Gasoline is getting more expensive, but it's not as bad as it could be.  Now that the world's economy is in full recovery mode, with the Trump economy leading the way, the world's demand for oil is rising strongly once again.  With oil pricing governed in large part by the age-old fundamental of supply and demand, crude oil has recovered from its historic crash of 2014-2017 and has risen in line with the increased demand and strengthening economic activity.

This is actually a good thing, since the bottom-feeding low oil prices of the past few years have been a mirror of the lackluster economic conditions that existed around the world in that time period.  The key is achieving the desired balance: oil pricing that is high enough to indicate that general economic conditions are good and high enough for oil-producing entities to be profitable and thus maintain or increase their exploration, extraction, and refining activity, but low enough so as not to become a major drag on the disposable incomes of individuals and the companies who employ them.  Considering both consumer psychology and actual economic impact, that means West Texas Intermediate (WTI) oil pricing no higher than the mid- to upper $70s/bbl, which translates into a nationwide average retail gasoline price of around $2.85/gal.  There is an undeniable negative emotional reaction when gasoline breaches the $3.00/gal barrier.  As long as gasoline pricing begins with a "2," most people consider it a non-factor.

Interestingly enough, even big swings in gasoline pricing don't amount to a particularly big impact in the monthly budget of the average middle-income household.  Making the justifiable assumptions of 15,000 miles driven per year and a car that gets 25 miles per gallon, even a 50-cent rise in gas pricing means only an additional $50/month for two cars.  While $50/month is not nothing, it's not exactly a huge amount in the actual monthly budget of most middle-income households.  In all honesty, the difference between $2.35/gal and $2.85/gal is more psychological than anything else.

The big takeaway from the recent rise in oil and gasoline pricing is that the rise has not been as sudden and dramatic as most rises have been in the past.  The reason is that recent increase American oil production – led by the shale boom – has added so much oil onto the world's market that major changes in world demand and usage do not affect the overall supply as much as they once did, hence price swings are less volatile.

The geopolitical factor inherent in oil pricing is totally independent of production and supply concerns.  Regardless of the rig count, the amount of oil stockpiled in inventory, proven reserves in untapped fields or any other rational fact, if Iran or North Korea or some other bad actor behaves in a malevolent fashion, the oil market feels the jitters, and pricing skyrockets.  Likewise, when natural weather conditions cripple refining or transportation capacity (as was the case with the extreme hurricane activity in the U.S. in the summer-fall of 2017), oil pricing will rise precipitously.

Absent these unpredictable geopolitical or weather-related influences, it's easy to see why even the extremely favorable current world economic climate and higher oil demand have only pushed oil and gasoline pricing up modestly.  It comes down to one word: fracking.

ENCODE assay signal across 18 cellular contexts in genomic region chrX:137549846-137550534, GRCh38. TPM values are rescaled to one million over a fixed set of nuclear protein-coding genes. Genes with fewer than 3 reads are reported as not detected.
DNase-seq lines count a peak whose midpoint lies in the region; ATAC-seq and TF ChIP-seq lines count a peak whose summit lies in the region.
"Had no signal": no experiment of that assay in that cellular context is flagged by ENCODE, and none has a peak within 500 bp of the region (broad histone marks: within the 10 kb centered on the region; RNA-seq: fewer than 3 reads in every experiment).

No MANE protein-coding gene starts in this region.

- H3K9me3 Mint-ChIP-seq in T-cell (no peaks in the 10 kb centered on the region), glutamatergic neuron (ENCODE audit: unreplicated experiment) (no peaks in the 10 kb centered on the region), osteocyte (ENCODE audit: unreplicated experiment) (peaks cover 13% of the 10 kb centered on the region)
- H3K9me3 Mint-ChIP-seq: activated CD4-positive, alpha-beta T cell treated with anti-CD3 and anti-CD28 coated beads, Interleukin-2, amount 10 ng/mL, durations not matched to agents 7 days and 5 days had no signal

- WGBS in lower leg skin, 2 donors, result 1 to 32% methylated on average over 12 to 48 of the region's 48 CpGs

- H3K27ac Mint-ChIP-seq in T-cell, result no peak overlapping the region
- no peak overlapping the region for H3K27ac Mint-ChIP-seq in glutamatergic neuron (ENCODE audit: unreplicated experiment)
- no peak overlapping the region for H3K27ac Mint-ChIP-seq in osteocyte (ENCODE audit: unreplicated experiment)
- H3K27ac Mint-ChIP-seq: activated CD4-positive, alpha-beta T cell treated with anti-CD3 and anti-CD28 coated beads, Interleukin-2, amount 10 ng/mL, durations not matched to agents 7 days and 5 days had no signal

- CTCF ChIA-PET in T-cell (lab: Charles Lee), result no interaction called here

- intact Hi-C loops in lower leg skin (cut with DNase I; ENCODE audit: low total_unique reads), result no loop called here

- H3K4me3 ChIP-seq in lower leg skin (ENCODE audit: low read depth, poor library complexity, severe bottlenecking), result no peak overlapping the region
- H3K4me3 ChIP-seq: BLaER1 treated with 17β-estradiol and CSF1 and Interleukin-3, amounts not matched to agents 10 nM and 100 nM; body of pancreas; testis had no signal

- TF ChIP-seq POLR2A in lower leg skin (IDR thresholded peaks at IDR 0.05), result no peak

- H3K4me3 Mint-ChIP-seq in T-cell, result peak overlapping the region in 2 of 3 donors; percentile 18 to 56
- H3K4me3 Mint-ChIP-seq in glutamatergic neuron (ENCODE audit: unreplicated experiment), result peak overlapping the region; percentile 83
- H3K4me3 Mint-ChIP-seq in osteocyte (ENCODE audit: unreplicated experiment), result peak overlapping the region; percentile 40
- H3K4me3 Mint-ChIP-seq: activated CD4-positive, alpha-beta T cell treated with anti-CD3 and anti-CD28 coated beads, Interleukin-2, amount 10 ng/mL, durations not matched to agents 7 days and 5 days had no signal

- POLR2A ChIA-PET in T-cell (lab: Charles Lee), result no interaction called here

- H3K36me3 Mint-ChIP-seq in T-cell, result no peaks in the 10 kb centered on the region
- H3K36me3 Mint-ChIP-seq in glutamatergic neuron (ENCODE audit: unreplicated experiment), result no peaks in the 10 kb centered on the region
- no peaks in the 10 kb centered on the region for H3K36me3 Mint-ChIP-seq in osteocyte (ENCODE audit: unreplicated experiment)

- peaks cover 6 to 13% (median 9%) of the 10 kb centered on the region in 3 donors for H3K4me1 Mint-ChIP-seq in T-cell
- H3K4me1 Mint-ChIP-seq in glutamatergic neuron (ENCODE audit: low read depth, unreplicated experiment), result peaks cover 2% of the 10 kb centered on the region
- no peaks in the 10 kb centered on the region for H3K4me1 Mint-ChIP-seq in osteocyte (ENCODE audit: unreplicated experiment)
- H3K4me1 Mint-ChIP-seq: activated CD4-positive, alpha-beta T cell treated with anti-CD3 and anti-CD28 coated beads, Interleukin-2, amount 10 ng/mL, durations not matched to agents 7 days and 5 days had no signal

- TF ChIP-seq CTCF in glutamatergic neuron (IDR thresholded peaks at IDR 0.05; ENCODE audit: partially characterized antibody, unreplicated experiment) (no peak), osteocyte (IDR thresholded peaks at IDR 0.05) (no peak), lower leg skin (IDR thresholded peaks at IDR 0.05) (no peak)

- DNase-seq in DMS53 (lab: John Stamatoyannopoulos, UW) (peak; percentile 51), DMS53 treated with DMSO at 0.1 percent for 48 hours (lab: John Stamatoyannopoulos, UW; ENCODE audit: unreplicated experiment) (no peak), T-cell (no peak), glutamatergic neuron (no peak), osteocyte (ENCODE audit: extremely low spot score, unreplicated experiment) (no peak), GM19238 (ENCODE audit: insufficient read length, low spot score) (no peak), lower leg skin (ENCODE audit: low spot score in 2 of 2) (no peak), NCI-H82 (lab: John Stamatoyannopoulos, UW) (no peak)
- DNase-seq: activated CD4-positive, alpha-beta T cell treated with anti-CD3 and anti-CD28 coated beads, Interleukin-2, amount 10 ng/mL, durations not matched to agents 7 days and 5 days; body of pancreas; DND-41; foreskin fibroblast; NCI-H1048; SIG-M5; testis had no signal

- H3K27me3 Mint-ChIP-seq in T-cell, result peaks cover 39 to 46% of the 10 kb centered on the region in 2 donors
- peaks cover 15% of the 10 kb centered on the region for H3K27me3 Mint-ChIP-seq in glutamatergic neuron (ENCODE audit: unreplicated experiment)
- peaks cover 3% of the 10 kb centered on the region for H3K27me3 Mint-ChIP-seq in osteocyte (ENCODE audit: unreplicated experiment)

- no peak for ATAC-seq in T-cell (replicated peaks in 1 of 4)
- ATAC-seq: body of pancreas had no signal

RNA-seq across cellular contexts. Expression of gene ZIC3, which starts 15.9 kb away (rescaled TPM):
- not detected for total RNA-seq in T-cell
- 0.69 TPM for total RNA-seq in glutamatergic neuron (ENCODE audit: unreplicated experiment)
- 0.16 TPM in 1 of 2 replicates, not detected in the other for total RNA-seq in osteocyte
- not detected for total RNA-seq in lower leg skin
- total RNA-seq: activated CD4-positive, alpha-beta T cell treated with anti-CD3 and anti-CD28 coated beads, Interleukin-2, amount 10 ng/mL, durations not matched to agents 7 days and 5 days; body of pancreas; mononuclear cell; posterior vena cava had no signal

Ever since the hydraulic fracturing ("fracking") technological revolution unlocked the huge oil reserves in the continental U.S. shale oil fields, previously trapped and unreachable, world crude oil pricing has become less volatile and less susceptible to huge seasonal swings.  The U.S. is now producing more oil than it has in over 30 years and, by many estimates, will soon overtake Saudi Arabia as the world's no. 2 oil producer (behind only Russia).  As seen in this chart, U.S. oil production has risen from a low of around 5M bbl/day as recently as 2008 to the current level of nearly 11M bbl/day.  This dramatic rise in American production has completely reshuffled the deck and adds enough oil to the world's supply that no one country's oil production (or politically motivated reduction in production) affects the overall pricing and supply-demand equation to anywhere near the same degree as recently as a decade ago.  In times past, the OPEC nations could conspire to extort the United States by manipulating their oil production as either punishment or reward for the foreign policy moves of our country.  Not anymore.  OPEC is a factor but not the factor.

The greater stability in world oil pricing as a result of increased U.S. production is clearly evident in the more stable and lower U.S. gasoline pricing, even in this period of favorable economic activity, during this summer driving season when prices typically spike close to a dollar higher than the winter lows (primarily due to increased driving demand and strained gasoline refining capacity as the refineries switch over to EPA-mandated lower-emission "summer" blends).  As recently as four years ago, the average price for gasoline in the U.S. was over $3.70/gallon – and that's not even adjusting for inflation (it would be around $4.00 in 2018 dollars).  Yet the national average as of July 10 was only $2.85/gal.

With oil-based fuel likely to remain a major source of the world's energy for the foreseeable future, increased U.S. production should be encouraged and applauded, not demonized.  Our oil production contributes directly to a more stable, predictable world economic climate, and our advanced exploration and extraction technology results in a far cleaner, less polluting production process than in less developed oil-producing countries.